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The new frontier in foodomics: the perspective of nuclear magnetic resonance spectroscopy

Posted: 26 April 2013 | Francesco Capozzi, Foodomics Laboratory, Department of Agro-Food Science and Technology, University of Bologna | 1 comment

Nuclear magnetic resonance (NMR) spectroscopy is an investigation technique to study matter. It is based on the properties of magnetically active nuclei, which respond to a perturbation induced in a sample by applying a radio wave pulse. The nuclei, if immersed in an intense magnetic field, respond to the pulse by oscillating at a particular frequency, thus generating a signal which is recorded and transformed by the instrument as a graph, the so-called spectrum, reporting the intensity of the response as a function of the oscillation frequency. The frequency of each nucleus is characteristic of its position in the molecule and depends on the physico-chemical state of the substances. The response depends, in fact, not only on the structure of the molecule to which the atom belongs to, but also on the chemical environment in which the molecule is immersed.

Nuclear magnetic resonance (NMR) spectroscopy is an investigation technique to study matter. It is based on the properties of magnetically active nuclei, which respond to a perturbation induced in a sample by applying a radio wave pulse. The nuclei, if immersed in an intense magnetic field, respond to the pulse by oscillating at a particular frequency, thus generating a signal which is recorded and transformed by the instrument as a graph, the so-called spectrum, reporting the intensity of the response as a function of the oscillation frequency. The frequency of each nucleus is characteristic of its position in the molecule and depends on the physico-chemical state of the substances. The response depends, in fact, not only on the structure of the molecule to which the atom belongs to, but also on the chemical environment in which the molecule is immersed.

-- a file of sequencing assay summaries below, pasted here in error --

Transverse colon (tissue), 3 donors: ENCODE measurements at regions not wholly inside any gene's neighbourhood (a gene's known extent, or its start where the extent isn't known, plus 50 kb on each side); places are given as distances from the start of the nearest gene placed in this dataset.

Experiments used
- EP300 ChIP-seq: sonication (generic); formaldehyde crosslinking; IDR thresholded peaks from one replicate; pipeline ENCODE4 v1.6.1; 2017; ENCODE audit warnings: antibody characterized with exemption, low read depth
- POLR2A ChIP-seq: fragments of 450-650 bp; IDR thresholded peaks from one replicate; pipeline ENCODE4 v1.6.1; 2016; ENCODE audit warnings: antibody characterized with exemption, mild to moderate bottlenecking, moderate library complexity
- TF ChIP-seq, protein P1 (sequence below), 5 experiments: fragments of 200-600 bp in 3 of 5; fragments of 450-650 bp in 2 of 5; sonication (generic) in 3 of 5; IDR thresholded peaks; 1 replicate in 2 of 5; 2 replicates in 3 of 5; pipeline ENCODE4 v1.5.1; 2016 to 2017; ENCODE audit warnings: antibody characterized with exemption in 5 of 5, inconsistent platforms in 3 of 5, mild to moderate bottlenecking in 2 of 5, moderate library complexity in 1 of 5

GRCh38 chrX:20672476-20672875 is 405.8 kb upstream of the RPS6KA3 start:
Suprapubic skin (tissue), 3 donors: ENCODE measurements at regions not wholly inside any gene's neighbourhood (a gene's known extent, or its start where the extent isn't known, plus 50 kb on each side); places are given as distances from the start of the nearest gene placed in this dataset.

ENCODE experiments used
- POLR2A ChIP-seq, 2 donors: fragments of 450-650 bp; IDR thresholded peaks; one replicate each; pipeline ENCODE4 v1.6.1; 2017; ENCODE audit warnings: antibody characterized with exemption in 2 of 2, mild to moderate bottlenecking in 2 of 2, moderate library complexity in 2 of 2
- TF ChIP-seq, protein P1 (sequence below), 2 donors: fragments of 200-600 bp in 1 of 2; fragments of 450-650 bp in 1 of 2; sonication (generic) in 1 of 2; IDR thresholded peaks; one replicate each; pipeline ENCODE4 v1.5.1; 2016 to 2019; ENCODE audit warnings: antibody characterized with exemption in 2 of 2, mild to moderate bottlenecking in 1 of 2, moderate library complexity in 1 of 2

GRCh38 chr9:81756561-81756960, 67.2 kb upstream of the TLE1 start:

Nuclear magnetic resonance (NMR) spectroscopy is an investigation technique to study matter. It is based on the properties of magnetically active nuclei, which respond to a perturbation induced in a sample by applying a radio wave pulse. The nuclei, if immersed in an intense magnetic field, respond to the pulse by oscillating at a particular frequency, thus generating a signal which is recorded and transformed by the instrument as a graph, the so-called spectrum, reporting the intensity of the response as a function of the oscillation frequency. The frequency of each nucleus is characteristic of its position in the molecule and depends on the physico-chemical state of the substances. The response depends, in fact, not only on the structure of the molecule to which the atom belongs to, but also on the chemical environment in which the molecule is immersed.

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One response to “The new frontier in foodomics: the perspective of nuclear magnetic resonance spectroscopy”

  1. hani says:

    i wanna have some information about application of NMR in food industry

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